According to official reports, if compared to last year (up to March 11), forest fires have increased by 1230 percent.
The burnings are the main triggers of forest fires. In the last fifteen years, the effects of forest fires on biodiversity and quality of life have been a concern for those who have been responsible for the protection, conservation, and development of natural resources, as stated by MINAET.
Since 1997, the country has been seeking to reduce the risk of fire with a National Fire Management Strategy aiming at defining the general guidelines for establishing institutional programs addressing the problem of forest fires permanently, as well as the use of fire in agricultural ecosystems.
Our national legislation authorizes the creation of forest fire brigades and regional commissions, which, according to the National Commission on Wildfire (CONIFOR, for its acronym in Spanish), have been the mechanism to integrate and jointly respond to this problem; civil society have been participating in the decision-making. CONIFOR is part of the MINAET’s National System of Conservation Areas.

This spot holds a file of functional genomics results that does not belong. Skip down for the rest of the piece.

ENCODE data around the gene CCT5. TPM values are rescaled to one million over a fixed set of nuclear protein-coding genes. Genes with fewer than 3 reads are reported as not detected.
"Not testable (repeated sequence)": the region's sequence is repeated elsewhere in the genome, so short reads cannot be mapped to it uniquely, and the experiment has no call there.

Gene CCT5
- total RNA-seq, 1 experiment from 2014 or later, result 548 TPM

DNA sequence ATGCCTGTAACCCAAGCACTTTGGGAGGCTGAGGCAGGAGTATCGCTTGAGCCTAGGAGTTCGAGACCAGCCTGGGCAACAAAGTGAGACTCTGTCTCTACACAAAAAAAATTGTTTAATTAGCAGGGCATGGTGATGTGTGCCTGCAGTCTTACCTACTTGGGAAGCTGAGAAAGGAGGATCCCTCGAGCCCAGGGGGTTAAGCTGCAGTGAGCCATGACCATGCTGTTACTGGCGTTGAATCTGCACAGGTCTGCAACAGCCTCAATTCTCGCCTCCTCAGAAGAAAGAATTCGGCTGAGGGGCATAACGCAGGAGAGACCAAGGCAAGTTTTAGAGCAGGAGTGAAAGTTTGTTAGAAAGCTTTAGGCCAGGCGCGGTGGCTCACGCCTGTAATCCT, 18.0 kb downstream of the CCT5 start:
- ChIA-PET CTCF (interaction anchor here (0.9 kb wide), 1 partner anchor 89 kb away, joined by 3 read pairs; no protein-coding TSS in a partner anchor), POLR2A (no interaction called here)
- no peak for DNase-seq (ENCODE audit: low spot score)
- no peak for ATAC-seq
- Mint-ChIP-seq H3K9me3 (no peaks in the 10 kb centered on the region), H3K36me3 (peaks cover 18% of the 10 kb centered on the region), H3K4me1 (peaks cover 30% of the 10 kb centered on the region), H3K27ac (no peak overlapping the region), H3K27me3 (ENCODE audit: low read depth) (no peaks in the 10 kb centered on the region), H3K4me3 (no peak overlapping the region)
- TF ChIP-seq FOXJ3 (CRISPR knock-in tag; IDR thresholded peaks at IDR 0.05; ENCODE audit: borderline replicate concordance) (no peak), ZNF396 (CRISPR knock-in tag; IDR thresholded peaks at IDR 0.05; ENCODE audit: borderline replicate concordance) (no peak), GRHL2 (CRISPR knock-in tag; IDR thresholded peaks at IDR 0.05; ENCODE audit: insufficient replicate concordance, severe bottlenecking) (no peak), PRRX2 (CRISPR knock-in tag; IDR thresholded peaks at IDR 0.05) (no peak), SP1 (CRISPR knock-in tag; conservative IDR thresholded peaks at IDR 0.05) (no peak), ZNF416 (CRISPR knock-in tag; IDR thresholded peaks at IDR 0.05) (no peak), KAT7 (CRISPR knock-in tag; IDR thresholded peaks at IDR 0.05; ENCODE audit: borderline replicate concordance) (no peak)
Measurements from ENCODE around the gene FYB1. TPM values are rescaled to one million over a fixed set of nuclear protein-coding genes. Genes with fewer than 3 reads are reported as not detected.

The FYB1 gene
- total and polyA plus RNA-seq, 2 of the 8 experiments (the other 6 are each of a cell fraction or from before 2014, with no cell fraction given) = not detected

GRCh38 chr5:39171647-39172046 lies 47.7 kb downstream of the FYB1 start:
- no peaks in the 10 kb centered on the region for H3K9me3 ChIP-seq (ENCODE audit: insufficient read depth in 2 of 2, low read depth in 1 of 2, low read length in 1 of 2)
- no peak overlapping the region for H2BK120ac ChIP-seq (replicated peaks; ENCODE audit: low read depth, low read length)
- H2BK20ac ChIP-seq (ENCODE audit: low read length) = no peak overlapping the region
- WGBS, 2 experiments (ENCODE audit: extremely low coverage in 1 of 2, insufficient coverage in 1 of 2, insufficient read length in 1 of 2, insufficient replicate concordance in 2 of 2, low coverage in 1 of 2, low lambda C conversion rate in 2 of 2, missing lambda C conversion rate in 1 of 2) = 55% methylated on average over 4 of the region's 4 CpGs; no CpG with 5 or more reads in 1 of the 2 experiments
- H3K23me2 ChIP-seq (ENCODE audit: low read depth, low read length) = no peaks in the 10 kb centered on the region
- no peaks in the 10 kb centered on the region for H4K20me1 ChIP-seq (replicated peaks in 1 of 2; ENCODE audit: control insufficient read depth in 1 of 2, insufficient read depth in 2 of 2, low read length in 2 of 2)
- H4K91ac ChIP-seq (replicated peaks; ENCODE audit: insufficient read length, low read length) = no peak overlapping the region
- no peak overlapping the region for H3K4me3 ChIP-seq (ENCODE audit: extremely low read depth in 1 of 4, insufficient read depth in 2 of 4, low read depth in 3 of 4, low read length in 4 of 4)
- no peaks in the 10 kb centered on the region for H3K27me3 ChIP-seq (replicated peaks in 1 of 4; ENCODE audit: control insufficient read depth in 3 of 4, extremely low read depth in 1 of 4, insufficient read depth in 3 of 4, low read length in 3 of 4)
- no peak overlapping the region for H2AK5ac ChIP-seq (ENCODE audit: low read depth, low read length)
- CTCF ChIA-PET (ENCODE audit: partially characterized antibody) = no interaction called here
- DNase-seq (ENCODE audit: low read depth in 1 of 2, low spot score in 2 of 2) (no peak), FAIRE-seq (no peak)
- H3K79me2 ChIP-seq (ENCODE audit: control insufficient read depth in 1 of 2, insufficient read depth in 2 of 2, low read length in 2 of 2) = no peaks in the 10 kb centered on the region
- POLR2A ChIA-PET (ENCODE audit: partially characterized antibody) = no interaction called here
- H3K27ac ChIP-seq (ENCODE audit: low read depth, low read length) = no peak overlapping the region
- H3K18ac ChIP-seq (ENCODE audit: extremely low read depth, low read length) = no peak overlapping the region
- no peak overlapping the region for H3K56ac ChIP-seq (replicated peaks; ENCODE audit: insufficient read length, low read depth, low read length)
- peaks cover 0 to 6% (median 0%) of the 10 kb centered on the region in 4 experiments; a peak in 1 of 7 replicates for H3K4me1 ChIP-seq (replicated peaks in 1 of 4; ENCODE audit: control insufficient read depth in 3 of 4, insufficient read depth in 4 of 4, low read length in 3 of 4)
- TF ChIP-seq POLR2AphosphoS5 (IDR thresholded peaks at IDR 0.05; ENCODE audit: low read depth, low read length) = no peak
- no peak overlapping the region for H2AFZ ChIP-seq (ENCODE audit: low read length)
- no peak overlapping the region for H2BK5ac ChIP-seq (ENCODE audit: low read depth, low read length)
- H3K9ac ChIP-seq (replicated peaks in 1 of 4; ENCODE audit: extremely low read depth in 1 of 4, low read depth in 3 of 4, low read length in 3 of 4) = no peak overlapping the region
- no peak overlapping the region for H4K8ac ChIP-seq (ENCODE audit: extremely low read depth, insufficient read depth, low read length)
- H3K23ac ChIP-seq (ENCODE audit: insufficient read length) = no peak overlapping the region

Part of the work of this Commission is to train people as "Volunteer Forest Firefighters", as promoters in fire prevention and the eradication of burning agricultural waste and all-round malpractices.
Currently, there are 529 Volunteer Forest Firefighters between Guanacaste and Tempisque conservation areas, or 76.9% of the national total.
According to the CONIFOR, the figures are justified, as 75% of the national problem of forest fires takes place in the region, which is also the site where the greatest degree of organization and participation of society in controlling the problem is.
The National Emergency Commission (CNE) has made a new appeal to the public to avoid burning and to denounce those people who light fire without any control or authorization.